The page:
I titled this drive and grace because I want to talk about grace. Not as a religious concept – though I believe it – but because of its implications. I don’t think we often understand or follow through on the meaning, the logical consequences of grace.
Nietzsche got it. [As an irrelevant tangent, I've always found Nietzsche to be the most appealing of philosophers because he's a clear and easily accessible thinker.] As an unfortunate rule, Christians shy away from Nietzsche without realizing that he offers some of the deepest insights into Christianity. I suppose this is natural because of his unremitting hostility toward Christianity – but unlike many, that hostility was born of understanding and rejecting rather than ignorance.
His critical observations about Christianity fall into three categories. First, he levels the dread charge of hypocrisy. That is facile, mostly irrelevant, but often accurate. Second, he rejects Jesus as a heroic type. That is sound: in the sense of the heroic in the ancient world, even in many of our stories now, Jesus is different in kind. Here is a man who blesses meekness, who tells his followers to turn the other cheek, who acts like a servant, who teaches non-resistance. These are not the actions of a classical hero.
Probably the most hostile thing Nietzsche is charged with is suggesting an alternate term: idiot. It would be a grotesque mistake to imagine this was an attempt to say the nastiest thing he could think of. While obviously intended to offend, the thought behind the concept is true. He is speaking in the Dostoevskian sense. Jesus lived as if the way the world is were a complete irrelevance. That is unarguable. I would say he recognized the way of things, but lived by a different way entirely – and taught others to do likewise. Nietzsche claimed neutrality to this perspective. But in that he lied.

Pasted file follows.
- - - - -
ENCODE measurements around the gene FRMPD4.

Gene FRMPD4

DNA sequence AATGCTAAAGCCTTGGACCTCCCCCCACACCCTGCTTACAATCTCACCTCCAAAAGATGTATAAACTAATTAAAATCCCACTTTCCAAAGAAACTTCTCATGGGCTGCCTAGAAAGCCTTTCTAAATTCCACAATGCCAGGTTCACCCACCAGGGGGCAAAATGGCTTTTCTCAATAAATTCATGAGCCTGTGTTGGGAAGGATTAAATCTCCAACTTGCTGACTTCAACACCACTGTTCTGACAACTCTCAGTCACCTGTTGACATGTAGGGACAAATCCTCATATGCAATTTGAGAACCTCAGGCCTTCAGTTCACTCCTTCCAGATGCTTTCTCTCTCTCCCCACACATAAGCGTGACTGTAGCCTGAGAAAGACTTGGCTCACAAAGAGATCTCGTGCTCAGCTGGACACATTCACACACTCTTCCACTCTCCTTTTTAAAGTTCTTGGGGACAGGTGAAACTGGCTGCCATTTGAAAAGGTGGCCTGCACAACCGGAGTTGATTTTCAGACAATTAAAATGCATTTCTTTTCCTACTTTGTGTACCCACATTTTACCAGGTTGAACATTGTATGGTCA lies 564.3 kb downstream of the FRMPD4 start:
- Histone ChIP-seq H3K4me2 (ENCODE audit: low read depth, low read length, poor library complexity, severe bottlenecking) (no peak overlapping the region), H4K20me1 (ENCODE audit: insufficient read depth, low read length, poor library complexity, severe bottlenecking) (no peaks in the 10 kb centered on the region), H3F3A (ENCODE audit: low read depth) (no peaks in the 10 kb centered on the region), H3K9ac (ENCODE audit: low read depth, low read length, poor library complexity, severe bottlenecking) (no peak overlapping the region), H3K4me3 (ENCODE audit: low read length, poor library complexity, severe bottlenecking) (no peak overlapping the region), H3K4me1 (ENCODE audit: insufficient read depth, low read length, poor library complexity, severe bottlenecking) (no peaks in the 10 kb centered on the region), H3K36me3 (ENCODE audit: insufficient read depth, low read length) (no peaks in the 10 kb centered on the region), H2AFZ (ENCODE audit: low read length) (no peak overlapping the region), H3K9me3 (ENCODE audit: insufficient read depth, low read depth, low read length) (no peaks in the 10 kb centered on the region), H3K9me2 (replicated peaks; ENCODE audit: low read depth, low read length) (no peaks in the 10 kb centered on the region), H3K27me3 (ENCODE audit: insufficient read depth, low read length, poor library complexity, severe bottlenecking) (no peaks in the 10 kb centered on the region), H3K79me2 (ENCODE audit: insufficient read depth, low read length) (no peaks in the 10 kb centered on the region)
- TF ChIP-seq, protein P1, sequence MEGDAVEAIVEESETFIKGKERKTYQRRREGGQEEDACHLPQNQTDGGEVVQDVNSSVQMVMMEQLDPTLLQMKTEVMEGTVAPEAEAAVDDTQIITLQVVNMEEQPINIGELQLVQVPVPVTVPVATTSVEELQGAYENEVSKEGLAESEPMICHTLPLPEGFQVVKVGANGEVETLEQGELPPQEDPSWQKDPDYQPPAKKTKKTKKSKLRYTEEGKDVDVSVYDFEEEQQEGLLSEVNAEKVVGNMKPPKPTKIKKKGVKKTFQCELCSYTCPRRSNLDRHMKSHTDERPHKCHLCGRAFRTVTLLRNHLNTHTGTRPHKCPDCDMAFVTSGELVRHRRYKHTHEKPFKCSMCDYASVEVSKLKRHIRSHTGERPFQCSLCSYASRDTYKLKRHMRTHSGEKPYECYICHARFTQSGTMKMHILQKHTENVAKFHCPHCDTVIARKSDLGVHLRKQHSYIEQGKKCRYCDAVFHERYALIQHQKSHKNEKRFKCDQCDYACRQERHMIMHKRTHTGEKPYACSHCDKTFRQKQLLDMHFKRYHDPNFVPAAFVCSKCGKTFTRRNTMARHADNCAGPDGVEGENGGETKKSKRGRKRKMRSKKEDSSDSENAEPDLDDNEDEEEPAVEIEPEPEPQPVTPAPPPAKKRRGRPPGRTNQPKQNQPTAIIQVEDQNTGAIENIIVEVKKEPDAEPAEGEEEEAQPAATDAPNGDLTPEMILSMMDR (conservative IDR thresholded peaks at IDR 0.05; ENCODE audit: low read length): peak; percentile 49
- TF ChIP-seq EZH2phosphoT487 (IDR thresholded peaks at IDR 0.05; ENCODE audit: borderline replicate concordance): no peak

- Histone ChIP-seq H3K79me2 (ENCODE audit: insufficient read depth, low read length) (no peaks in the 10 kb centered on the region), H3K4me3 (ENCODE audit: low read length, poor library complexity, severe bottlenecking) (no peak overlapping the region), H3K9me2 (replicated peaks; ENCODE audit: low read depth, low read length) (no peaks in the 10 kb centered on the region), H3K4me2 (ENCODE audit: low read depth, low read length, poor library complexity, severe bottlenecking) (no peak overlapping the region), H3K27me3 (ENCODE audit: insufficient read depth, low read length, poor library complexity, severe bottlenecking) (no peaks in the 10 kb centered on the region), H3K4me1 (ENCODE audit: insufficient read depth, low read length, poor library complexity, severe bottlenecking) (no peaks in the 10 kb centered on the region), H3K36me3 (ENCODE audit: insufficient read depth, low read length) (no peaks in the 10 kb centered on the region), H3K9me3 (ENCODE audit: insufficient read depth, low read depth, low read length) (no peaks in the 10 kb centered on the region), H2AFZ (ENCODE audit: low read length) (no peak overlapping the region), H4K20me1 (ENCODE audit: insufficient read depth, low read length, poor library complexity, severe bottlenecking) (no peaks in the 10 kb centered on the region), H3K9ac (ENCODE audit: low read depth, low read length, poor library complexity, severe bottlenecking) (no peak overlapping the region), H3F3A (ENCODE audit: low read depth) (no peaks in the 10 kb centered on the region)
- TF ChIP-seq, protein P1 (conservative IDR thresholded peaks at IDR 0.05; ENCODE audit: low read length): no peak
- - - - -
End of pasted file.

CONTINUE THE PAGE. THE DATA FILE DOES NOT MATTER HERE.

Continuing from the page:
Nietzsche detested grace. Nietzsche seems to have failed to see the relationship between the life and teachings of Jesus and the doctrines of Paul (and later Luther). He was quite clear in his loathing of those doctrines – grace makes everyone equal. It destroys the possibility of personal greatness. It kills the chance for apotheosis. It is, in fact, the opposite of the heroic ideal. Worse, it casts humans as inherently flawed and that classical heroic ideal as wrong.
Here again, Nietzsche is spot on. But what he detests, I love. I believe it right.
So what does that have to do with drive?
We have this notion that we are what we do, that we gain value through accomplishment, that we can be better than others, that our actions make us worthwhile. But (if, as I believe, grace is true) that notion is false.
There is not betterness – at least in the sense of being more worthwhile. Nothing we do, nothing we accomplish, nothing we think or produce makes us worthwhile. We already were, or we never will be. (I go with we already were.) We don’t have rank.
Having said that, drive for those rank reasons – the quest for perpetual improvement, the search for worth, the pursuit of greatness, the desire to silence our critics and their voices in our heads – are all silly.
But drive still remains. Often intensely. Actions are good or bad in themselves. Actions are worthwhile. We have compulsions – there are things we instinctively know to be worth doing in themselves. I seek the grail because I actually want the grail – not the glory of finding it. (I mean who the hell remembers Sir Galahad anyway?) The two drives that remain are to do things for the love of them, and to do things for the joy of them.